How to manage and prevent panic attacks
A panic attack is a sudden episode of intense fear. During a panic attack, the brain misinterprets danger, and the “fight or flight” instinct takes over. A panic attack may be caused by a specific phobia or general anxiety. The Diagnostic and Statistical Manual (DSM-IV), identifies the following symptoms for panic attacks:
- Palpitations, pounding heart, or accelerated heart rate
- Trembling or shaking
- Sensations of shortness of breath or smothering
- Feeling of choking
- Chest pain or discomfort
- Nausea or abdominal distress
- Feeling dizzy, unsteady, lightheaded, or faint
- Feelings of unreality or being detached from oneself
- Fear of losing control or going crazy
- Fear of dying
- Numbness or tingling sensations
- Chills or hot flushes
A child experiencing these symptoms will naturally act out in ways like screaming, fleeing, or even hitting. With treatment, the panic attacks can usually be stopped. Therapies are helpful in addressing the anxiety that causes the panic attack, but obviously, once the panic attack has been triggered, the first priority is to calm the child’s nervous system before therapy can take place.
Panic attacks can severely uproot a child’s emotional well being. They are associated with increased risk of depression, substance abuse, self-injury, or suicide if untreated. That is why it is important to seek medical help as soon as possible. Never dismiss the episode. Children and adolescents with symptoms of panic attacks should first be evaluated by a family physician or pediatrician. Once physical illness is ruled out, then the next step is to schedule an evaluation by a child psychiatrist who may prescribe a combination of medication and psychotherapy.
In their book Your Anxious Child, John Dacey and Lisa Fiore suggest a four-step approach based on cognitive-behavioral therapy for how to manage panic attacks.
1. Learn how to calm the nervous system.
There are many ways to do this so work with your child to develop one or two that work the best. As soon as the child starts to feel anxious, immediately deploy a calming technique.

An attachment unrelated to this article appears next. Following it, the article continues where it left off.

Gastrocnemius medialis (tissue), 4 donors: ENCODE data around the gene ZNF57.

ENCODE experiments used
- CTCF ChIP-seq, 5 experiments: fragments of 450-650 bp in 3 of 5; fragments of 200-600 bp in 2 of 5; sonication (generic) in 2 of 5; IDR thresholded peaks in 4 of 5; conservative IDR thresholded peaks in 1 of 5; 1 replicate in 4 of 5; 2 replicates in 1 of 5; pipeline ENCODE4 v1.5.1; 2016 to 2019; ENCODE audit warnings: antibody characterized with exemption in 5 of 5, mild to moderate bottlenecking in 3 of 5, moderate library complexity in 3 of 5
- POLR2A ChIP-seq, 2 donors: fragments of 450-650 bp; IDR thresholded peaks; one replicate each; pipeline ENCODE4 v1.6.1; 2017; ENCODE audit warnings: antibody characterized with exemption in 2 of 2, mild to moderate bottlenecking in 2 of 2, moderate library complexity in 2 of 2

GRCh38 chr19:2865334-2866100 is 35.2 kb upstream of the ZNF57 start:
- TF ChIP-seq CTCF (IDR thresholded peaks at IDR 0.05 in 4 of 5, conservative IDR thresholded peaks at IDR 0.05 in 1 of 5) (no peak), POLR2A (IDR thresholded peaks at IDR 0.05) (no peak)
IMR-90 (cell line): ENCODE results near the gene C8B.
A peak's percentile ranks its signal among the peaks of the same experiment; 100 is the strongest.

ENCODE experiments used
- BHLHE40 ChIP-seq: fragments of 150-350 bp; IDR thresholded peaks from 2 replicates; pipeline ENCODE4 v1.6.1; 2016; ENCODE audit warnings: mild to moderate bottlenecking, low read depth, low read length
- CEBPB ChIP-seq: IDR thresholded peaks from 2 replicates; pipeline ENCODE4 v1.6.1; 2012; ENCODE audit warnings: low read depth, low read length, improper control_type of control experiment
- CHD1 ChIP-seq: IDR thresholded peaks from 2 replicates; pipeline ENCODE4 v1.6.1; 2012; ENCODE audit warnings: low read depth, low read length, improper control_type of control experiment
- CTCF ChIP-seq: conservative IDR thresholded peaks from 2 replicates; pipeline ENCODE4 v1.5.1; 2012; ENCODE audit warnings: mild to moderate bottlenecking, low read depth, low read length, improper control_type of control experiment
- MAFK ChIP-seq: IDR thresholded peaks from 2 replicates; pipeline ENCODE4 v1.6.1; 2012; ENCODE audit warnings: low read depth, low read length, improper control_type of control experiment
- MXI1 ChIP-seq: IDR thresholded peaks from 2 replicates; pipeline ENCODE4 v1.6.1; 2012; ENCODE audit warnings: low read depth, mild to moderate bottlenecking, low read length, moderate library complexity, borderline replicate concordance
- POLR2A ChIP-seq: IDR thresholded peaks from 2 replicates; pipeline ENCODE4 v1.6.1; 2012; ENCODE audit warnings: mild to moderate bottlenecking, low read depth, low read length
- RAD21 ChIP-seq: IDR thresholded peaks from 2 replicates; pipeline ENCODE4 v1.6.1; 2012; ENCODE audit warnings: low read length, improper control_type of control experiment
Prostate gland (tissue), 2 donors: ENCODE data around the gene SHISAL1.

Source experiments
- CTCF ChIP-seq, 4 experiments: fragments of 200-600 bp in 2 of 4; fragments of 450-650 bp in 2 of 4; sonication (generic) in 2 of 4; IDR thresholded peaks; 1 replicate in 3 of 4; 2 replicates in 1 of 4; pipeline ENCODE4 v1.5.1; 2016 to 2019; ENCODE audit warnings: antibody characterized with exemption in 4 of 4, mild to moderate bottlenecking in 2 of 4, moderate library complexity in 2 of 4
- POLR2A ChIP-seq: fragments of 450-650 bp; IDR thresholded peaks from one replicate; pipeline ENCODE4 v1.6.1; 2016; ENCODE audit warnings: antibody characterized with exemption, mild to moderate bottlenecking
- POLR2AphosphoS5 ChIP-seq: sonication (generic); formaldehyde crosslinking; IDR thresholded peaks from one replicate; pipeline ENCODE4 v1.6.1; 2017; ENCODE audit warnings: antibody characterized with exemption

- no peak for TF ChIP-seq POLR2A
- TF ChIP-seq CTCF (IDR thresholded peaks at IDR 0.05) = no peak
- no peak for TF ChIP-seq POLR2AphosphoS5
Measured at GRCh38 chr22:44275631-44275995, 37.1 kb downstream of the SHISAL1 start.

- Take deep breaths.
- Try doing a burst of intensive aerobic exercise.
- Try massage therapy or a weighted blanket.
- Journal about fear and anxiety.
- Visualize positive imagery.
- Meditation, prayer, chanting, and singing can work to calm the nervous system.
2. Create a daily plan.
- Develop family rituals. Having predictable morning, mealtime, and bedtime routines that the whole family sticks to will help provide emotional security. Calming routines, such as deep breathing, prayer, guided imagery or exercise, can be built into everyday life.
- Exercise every day.
3. Persist in the face of obstacles and failure.
It might get worse before it gets better, but take every opportunity to communicate the successes and failures and learn what you can for next time. Gently push your child to try new experiences even if it is frightening. Start slowly at first, taking miniscule steps, allowing your child to safely develop his or her comfort level at his or her own pace.
4. Evaluate and adjust the plan.
Keep track of emotions during the treatment process. If something is not working, find another way. Review and adapt your strategy as necessary.
Final note to parents
It is so hard to watch your child suffering from panic attacks, but knowing the facts about panic attacks and these strategies to help manage them can help your child and all of your family live more peacefully in a scary world.
Alpha School an private special education school in New Jersey
Our Mission at The Alpha School is to help all of our special needs students with the learning, social, language, and behavioral support they deserve. Our highly skilled staff are committed daily to helping each student to becoming the best they can while providing a safe and nurturing educational environment.
We would be more than happy to discuss your child’s specific needs and challenges, so please call us at 732.370.1150, or request a tour of Alpha School of Jackson, NJ located just minutes off of Route 9 and Route 195 in Ocean County.
— John Gonzalez, Principal-Alpha School, Jackson, NJ